MDF sealer best for formaldehyde containment?


I have a computer desk to assemble; after unpacking, it was discovered to have large exposed areas of raw mdf. As I'm fairly allergic to the formaldehyde used in the material (suffering severe throat and sinus inflammation), I was wondering if an application of something like Varathane might be sufficient to contain the offgassing? There are a few raw ends which I realize are more porous, but the majority of the threat as far as I can tell is from the large flat surfaces on the unfinished sides of the materials.
Anyone have a simple/cheap containment method, or are we just better advised to ditch the mdf and get something of real wood?
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Paint will work fine to seal the fumes. I'd recommend a shellac based primer and then whatever latex paint you won't to use for the final coat. For any exposed edges, I used to use spackle, but its such a PITA to sand, I started using glue. That's right, plain old woodworkers glue. It sands much cleaner than spakle and I think the finished edge is much smoother to the touch.
Chuck
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Woodchuck34 wrote:

How does it take primer, and paint? Do you use normal primer, or the high-adhesion stuff?
JP
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Jay Pique wrote:

Sorry for the delay in getting back....
I always use Kilz or Zinsser's, and for the longest time used the oil based primers, but thanks to some of the good folks here, I started using shellac based and I have had much better results. It is much easier to apply, dries faster, and requires only a light sanding in between coats. The key, and this is only is you want a silky smooth finish like for a molding, is to treat the edges with something. I now use glue. If you don't need a silky smooth finish on the edges and just want to seal it, I just use the primer. You'll have to apply a lot more coats on the edges, it really sucks the paint up.
Chuck
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On 8 Mar 2006 12:24:09 -0800, " snipped-for-privacy@pdxconnect.com"

You can leave the desk in a garage for a couple months to de-gas.
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The easiest, but longest method timewise, would be to put the desk in a warm to hot environment and basically cook the fumes off... I have the same types of reactions to things like carpet and polyester fiber fill in coats, pillows and quilt batting. In the warmer months my wife puts the quilt batting on an unconditioned enclosed porch and lets it sit there for a couple weeks. The alternative is to throw the items in the dryer. For things like particle board, MDF, and other sheet goods I left the stuff sit in the garage for a few weeks, with air space all around, until the fumes dissipate.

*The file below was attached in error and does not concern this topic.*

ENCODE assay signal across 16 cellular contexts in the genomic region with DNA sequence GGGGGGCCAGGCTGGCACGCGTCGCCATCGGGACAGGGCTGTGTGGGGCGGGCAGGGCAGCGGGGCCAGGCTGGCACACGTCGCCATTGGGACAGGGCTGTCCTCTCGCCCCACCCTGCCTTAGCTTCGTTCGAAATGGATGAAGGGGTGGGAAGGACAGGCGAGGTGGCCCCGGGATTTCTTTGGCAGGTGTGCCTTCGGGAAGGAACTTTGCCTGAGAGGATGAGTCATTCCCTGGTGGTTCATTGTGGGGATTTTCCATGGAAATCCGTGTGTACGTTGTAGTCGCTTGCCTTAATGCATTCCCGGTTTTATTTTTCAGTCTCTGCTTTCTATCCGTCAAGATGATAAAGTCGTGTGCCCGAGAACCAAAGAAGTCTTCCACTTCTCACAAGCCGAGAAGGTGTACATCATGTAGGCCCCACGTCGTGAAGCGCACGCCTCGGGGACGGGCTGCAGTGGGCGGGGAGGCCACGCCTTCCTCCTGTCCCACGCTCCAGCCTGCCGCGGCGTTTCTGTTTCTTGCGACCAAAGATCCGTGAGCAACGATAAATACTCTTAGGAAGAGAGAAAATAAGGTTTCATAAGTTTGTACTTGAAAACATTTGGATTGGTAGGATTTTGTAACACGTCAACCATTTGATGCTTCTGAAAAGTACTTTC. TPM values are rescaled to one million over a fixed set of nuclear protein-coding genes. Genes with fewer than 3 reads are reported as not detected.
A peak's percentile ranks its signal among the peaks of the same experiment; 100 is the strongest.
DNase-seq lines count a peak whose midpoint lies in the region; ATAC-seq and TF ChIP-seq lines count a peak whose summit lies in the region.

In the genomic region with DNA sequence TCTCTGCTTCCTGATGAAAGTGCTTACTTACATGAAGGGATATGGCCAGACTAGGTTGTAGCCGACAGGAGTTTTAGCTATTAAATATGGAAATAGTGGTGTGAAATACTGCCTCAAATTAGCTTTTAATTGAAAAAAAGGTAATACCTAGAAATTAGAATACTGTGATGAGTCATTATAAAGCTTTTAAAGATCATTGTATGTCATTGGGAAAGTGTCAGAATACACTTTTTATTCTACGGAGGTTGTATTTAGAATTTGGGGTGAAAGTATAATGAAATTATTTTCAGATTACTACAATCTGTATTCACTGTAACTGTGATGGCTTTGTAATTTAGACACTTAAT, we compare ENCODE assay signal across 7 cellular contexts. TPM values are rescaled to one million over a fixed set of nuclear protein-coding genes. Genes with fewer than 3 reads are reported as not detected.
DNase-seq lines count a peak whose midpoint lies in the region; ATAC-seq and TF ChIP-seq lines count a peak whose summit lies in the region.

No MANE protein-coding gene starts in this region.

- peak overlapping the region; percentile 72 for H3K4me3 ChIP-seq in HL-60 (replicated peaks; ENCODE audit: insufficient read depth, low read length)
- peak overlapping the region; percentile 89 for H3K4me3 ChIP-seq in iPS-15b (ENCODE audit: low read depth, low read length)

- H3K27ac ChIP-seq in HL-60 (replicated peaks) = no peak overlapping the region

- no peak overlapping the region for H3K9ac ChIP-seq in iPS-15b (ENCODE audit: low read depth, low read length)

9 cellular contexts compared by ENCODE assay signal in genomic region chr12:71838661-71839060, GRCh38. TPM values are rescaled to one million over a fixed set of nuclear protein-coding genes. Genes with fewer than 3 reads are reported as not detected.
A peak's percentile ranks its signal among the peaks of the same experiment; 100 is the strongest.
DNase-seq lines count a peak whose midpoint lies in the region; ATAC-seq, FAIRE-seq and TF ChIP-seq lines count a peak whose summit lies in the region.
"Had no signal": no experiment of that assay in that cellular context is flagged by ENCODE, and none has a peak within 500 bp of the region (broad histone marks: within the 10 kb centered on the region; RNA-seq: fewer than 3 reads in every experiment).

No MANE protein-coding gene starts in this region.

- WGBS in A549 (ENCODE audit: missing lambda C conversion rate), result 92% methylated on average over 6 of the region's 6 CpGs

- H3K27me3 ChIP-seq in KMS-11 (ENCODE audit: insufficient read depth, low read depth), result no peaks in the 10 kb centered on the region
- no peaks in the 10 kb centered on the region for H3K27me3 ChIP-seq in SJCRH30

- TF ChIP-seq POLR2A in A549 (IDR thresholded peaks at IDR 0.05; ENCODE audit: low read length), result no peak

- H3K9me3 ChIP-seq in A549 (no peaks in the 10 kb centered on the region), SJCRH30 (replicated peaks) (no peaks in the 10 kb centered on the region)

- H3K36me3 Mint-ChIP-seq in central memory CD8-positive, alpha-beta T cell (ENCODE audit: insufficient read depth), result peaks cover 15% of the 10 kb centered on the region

John
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snipped-for-privacy@pdxconnect.com says...

Two coats of polyurethane varnish?
-P.
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: I have a computer desk to assemble; after unpacking, it was discovered : to have large exposed areas of raw mdf. As I'm fairly allergic to the : formaldehyde used in the material (suffering severe throat and sinus : inflammation), I was wondering if an application of something like : Varathane might be sufficient to contain the offgassing? There are a : few raw ends which I realize are more porous, but the majority of the : threat as far as I can tell is from the large flat surfaces on the : unfinished sides of the materials.
: Anyone have a simple/cheap containment method, or are we just better : advised to ditch the mdf and get something of real wood?
Fastest thing to do is use shellac. Dries fast, goes on easy, and will seal very nicely. Look for Bullseye sealer, or shellac, at better hardware stores or home centers.
    -- Andy Barss
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